The labor market recovery slowed in October. While 638,000 more people got a job last month, this marked a continuing slowdown in job gains. Millions of people are still out of a job. The Republican majority in the senate has failed to pass another meaningful relief package and extra unemployment benefits ended in July. As a result, many families now face evictions, foreclosure and hunger heading into the fall and winter months.
The good news so far is that the labor market recovery continues, despite the raging pandemic. The labor market added 638,000 new jobs in October, the Bureau of Labor Statistics reports, marking the sixth month in a row jobs increased after the labor market bottomed out in April.
The bad news is that the labor market recovery is slowing in part because the pandemic is not under control. The job growth in October was the slowest since the labor market bottomed out in April 2020. Last month’s job gains are also a fraction of the job gains from May to August. In August 2020, which saw slower gains than the previous months, the labor market added 1.5 million jobs. October’s gains amount to 42.4% of that. The labor market is still 10.1 million jobs short of where it was in February of this year. At the current pace, it would take another 16 months to get to where the labor market was before the recession started, which does not account for population growth. Millions of laid off workers and new entrants into the labor market looking for a job will go without work for a long time.
Growing long-term unemployment reflects the worsening struggles of American families. The number of those unemployed workers looking for a job for 27 weeks or more rose by 1.15 million in October. The long-term unemployed now make up 32.5% of all unemployed workers. As a result, the average length of unemployment rose to 21.1 weeks in October, up from 20.7 weeks in September. Average weeks of unemployment were especially for Asians with 30.4 weeks of unemployment, Black workers with 24.7 weeks, and workers from 55 to 64 years old with 26.3 weeks in October 2020. Many workers have now been out of job for a long time without hope for a quick change in their fortunes.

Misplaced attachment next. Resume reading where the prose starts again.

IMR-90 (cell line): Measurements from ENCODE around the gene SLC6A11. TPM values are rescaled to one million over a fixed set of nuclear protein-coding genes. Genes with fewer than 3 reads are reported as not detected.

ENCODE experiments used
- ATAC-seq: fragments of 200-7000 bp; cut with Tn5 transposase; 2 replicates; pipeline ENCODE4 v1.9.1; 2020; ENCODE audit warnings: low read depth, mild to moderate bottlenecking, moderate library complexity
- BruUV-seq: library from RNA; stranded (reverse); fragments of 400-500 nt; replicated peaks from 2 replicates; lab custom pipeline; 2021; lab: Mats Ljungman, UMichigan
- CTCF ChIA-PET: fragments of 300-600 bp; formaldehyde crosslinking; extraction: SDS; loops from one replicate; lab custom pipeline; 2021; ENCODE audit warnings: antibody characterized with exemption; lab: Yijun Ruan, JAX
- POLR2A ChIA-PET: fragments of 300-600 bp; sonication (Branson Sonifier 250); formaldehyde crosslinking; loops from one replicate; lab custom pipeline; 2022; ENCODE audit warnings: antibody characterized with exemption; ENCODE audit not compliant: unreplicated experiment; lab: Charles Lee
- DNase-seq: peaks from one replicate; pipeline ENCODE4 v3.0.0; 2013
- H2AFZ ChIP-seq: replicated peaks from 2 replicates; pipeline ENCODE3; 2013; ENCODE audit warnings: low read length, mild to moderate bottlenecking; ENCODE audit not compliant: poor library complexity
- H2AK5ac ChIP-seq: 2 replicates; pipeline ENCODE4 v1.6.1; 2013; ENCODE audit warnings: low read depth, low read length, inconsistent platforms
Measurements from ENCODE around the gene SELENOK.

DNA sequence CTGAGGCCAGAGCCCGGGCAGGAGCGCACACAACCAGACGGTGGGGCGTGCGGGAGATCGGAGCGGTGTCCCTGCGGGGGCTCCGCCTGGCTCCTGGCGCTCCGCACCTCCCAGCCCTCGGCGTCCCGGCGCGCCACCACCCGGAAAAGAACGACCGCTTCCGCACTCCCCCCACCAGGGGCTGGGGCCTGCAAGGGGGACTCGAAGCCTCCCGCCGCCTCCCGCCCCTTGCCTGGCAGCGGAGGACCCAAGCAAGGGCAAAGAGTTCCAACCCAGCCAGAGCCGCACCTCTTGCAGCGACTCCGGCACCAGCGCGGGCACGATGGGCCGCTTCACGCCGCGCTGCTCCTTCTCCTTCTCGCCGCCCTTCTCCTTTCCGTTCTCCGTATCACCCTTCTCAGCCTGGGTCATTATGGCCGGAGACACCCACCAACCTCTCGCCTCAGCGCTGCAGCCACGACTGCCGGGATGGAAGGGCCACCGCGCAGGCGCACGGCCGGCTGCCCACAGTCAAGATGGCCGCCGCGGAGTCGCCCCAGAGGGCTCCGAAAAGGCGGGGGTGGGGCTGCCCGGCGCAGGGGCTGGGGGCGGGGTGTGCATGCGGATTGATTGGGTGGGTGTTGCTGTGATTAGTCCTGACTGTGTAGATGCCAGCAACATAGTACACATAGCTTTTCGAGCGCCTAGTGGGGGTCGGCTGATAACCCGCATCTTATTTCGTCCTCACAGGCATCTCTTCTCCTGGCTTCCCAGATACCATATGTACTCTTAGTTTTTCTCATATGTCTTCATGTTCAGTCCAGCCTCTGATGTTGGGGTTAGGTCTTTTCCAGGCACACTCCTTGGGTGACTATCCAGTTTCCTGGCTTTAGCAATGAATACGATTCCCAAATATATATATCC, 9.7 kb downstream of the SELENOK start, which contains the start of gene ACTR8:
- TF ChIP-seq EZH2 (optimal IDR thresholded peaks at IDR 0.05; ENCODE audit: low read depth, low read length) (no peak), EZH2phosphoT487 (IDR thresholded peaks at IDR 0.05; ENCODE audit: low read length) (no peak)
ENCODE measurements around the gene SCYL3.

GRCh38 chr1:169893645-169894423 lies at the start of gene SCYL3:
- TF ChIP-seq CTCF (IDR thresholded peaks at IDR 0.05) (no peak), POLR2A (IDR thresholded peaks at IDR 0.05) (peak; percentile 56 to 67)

Permanent job losses are also becoming more prevalent. Among White workers, for example, permanent job losses account for 34.4% of the unemployment, up from 30.6% in September, and among Black workers, 36.7% of the unemployed had permanently lost their job in October, up from 32.8% one month earlier. The outlook becomes increasingly dire for those who have permanently lost their jobs.
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The recession also continues to hurt women more than men. Black women had a much higher unemployment rate with 8.9% than White men, whose unemployment rate had dropped to 6.2% in October 2020. Asian women, also had an unemployment rate well above average with 8.3% in October and Latina women recorded an unemployment rate of 8.9%. Only White women had an unemployment rate with 5.9% that was below that of White men. And while White and Black women have seen somewhat greater improvements in their unemployment rates than was the case for White and Black men, some of these improvements came from larger shares of White and Black women leaving the labor force. The “she-cession” continues to take a toll on women’s financial security and their careers as many are caught between caring for children and family members and financially supporting their families.
Behind all of these numbers are millions of people lives and their daily struggles. For example, Census data show that 28.2% of those who had lost a job or were furloughed during the pandemic were not current on their rent in August and September, according to data from the Census. Similarly, 23% of homeowners with a mortgage, who had suffered a job loss during the pandemic, were not current on their mortgage payments. And 24.7% of households with a pandemic-related job loss often or always did not have enough food to eat in August and September 2020. This real economic pain will only become more widespread among the unemployment as federal assistance passed by Congress in the spring has disappeared.
Expeditious and consistent federal relief becomes especially important, when social insurance programs are weak and private savings have not yet recovered from the last recession. Median household wealth in 2019 was still below the levels before the previous recession from 2007 to 2009. Amid the last slow recovery, middle-class families increasingly borrowed to bridge the gap between their incomes and rising education and health care costs. They were then ill prepared for the multiple emergencies – unemployment, added health expenditures and higher childcare costs — that fell upon them when the pandemic hit in March of this year. They needed to rely on the goodwill of their elected representatives to help them out and that help has been in short supply.
Congress will need to act soon to help struggling Americans. The pandemic continues to surge across the country, threatens the health of millions of people, and slows economic activities as people become scared of the virus. Getting control of the pandemic will be an important step towards a stronger recovery, but this will take time, which many families do not have. Congress will need to pass relief legislation to help those suffering from the prolonged recession. Without such help, millions could be evicted from their homes and foreclosed on their houses, while their children go hungry.